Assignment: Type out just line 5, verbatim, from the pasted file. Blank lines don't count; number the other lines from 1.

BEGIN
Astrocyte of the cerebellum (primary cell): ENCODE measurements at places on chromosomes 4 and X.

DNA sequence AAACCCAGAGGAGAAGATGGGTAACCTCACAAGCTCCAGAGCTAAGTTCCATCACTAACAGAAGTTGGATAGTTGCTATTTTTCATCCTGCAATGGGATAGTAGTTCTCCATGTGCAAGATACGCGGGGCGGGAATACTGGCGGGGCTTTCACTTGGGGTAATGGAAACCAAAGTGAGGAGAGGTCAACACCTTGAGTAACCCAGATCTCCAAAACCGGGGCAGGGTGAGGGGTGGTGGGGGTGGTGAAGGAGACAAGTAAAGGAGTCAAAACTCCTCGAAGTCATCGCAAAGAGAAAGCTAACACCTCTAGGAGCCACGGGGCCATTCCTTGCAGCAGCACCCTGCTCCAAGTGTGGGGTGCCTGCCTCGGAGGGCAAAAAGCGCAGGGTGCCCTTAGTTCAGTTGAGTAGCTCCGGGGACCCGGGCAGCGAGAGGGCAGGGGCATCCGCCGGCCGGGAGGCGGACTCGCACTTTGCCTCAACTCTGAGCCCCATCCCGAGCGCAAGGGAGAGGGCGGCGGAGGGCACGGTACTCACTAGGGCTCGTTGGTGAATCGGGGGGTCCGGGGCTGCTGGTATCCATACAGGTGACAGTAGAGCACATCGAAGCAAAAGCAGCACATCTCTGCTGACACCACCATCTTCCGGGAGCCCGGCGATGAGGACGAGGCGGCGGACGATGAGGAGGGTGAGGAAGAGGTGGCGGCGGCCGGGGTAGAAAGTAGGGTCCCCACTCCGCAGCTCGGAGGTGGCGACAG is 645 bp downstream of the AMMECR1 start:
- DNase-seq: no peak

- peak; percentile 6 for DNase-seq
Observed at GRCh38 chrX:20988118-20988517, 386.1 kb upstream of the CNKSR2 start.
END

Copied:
Observed at GRCh38 chrX:20988118-20988517, 386.1 kb upstream of the CNKSR2 start.